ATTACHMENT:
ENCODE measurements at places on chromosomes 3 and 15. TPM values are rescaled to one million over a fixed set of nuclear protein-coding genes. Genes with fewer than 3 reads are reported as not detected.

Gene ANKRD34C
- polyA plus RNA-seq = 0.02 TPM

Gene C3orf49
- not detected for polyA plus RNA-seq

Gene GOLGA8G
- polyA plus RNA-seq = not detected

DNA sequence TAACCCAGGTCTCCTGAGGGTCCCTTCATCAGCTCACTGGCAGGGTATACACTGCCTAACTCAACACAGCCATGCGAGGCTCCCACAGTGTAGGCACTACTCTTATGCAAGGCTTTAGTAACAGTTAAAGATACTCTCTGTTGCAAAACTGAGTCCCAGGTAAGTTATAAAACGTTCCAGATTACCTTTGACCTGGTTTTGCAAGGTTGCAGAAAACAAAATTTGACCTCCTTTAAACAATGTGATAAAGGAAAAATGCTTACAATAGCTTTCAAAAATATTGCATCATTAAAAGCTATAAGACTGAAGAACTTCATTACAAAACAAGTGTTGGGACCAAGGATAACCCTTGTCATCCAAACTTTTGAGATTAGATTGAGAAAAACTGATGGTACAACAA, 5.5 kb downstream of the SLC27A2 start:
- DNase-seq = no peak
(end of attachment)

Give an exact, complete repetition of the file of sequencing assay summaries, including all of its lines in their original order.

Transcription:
ENCODE measurements at places on chromosomes 3 and 15. TPM values are rescaled to one million over a fixed set of nuclear protein-coding genes. Genes with fewer than 3 reads are reported as not detected.

Gene ANKRD34C
- polyA plus RNA-seq = 0.02 TPM

Gene C3orf49
- not detected for polyA plus RNA-seq

Gene GOLGA8G
- polyA plus RNA-seq = not detected

DNA sequence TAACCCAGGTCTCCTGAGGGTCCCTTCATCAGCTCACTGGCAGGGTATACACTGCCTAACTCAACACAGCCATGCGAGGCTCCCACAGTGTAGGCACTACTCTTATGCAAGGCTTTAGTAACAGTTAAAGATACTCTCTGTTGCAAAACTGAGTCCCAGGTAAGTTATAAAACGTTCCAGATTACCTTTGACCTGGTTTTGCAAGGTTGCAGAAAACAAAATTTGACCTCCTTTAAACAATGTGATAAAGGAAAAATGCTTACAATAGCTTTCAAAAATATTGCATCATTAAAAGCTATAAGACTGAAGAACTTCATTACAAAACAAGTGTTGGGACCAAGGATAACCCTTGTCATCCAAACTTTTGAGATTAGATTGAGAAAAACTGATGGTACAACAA, 5.5 kb downstream of the SLC27A2 start:
- DNase-seq = no peak